MySpace is owned by Rupert Murdoch's News Corporation
MySpace, the social networking site, has said it will cut almost a third of its staff as it looks to cut costs to compete with increasing competition.
The cuts total about 400 staff, leaving 1,000 people at the struggling unit of Rupert Murdoch's News Corporation.
MySpace said it wanted to return to the culture of a start-up company.
MySpace, which has about 125 million users, has been hit hard by the huge popularity of rival networking sites Facebook and Twitter.
"Simply put, our staffing levels were bloated and hindered our ability to be an efficient and nimble team-oriented company," MySpace boss Owen Van Natta said.
"I understand that these changes are painful for many. They are also necessary for the long-term health and culture of MySpace," he added.
News Corporation's head of digital media Jonathan Miller added that the company had grown "too big considering the realities of today's marketplace."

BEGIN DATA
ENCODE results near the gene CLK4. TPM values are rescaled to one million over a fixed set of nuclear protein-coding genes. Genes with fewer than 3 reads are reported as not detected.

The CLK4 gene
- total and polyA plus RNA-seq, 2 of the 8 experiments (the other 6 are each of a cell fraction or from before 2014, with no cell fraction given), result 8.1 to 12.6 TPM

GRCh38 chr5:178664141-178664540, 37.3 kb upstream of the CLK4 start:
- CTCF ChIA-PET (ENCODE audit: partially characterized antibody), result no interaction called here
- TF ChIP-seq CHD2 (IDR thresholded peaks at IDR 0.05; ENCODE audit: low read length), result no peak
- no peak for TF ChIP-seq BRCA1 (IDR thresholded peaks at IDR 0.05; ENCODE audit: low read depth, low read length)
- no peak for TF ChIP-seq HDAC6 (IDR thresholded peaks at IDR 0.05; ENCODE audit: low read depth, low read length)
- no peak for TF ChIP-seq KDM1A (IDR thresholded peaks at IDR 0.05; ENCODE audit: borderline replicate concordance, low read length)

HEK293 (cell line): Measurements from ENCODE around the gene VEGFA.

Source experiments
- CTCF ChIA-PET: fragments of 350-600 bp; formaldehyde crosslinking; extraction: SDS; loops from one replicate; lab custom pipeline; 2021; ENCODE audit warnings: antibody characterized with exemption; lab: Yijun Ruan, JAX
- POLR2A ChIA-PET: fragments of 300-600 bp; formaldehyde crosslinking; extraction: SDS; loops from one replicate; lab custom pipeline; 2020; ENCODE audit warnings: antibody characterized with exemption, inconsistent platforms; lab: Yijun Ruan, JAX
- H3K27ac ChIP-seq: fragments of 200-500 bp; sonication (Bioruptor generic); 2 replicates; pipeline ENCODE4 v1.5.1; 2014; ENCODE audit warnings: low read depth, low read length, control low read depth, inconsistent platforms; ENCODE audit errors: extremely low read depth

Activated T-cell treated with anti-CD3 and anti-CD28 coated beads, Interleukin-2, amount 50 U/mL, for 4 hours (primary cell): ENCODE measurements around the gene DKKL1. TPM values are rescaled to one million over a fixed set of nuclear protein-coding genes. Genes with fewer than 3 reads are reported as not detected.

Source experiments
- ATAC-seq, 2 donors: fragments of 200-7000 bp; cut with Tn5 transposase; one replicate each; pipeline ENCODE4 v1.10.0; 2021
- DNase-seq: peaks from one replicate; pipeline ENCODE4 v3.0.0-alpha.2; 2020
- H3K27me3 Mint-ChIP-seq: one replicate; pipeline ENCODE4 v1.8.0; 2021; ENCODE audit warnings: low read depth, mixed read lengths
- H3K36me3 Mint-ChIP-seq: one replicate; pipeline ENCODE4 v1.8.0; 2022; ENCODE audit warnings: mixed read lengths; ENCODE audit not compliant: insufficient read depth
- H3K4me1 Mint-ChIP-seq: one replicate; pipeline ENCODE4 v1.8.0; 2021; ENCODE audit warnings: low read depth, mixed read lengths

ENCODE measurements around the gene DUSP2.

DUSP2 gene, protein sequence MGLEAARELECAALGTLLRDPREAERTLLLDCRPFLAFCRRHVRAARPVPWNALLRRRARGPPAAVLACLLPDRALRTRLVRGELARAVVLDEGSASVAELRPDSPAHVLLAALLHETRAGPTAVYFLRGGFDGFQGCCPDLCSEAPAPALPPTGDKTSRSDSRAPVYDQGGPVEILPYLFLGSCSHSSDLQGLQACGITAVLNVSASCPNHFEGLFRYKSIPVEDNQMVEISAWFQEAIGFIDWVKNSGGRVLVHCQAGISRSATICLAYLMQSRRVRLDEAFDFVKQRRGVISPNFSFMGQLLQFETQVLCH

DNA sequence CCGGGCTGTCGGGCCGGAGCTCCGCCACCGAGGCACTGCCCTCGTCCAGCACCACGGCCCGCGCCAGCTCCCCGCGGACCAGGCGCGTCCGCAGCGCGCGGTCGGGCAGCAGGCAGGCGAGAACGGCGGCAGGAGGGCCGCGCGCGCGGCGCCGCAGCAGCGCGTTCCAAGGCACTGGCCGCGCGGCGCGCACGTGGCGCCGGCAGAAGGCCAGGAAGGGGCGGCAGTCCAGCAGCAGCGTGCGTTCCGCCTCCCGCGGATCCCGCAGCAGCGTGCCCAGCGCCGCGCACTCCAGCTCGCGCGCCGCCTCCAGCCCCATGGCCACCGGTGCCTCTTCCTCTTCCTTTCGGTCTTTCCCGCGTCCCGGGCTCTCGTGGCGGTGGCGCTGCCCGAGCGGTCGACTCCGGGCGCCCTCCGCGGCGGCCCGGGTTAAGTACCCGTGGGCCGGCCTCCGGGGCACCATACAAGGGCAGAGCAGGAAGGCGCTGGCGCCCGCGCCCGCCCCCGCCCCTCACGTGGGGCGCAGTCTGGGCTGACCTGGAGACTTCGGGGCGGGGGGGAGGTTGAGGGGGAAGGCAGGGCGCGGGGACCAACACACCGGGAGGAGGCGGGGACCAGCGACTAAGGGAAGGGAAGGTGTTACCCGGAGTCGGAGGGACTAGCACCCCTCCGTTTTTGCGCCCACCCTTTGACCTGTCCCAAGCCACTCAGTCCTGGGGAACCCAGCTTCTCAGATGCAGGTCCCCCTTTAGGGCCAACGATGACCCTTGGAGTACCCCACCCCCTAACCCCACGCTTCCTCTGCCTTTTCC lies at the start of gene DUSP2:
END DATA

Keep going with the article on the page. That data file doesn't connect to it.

Mr Van Natra was appointed chief executive of MySpace just two months ago.
His job is to reinvigorate the site in the face of increasing competition. Facebook, for example, has considerably more users worldwide, despite being launched more recently.
The new boss said his aim was to "return to an environment of innovation."
Analyst Debra Williamson at eMarketer said the "very aggressive move" and was designed "to send a message to the marketplace that they're really taking the turnaround of MySpace seriously.
"Thirty per cent is more than a haircut. It's chopping the head off," she added.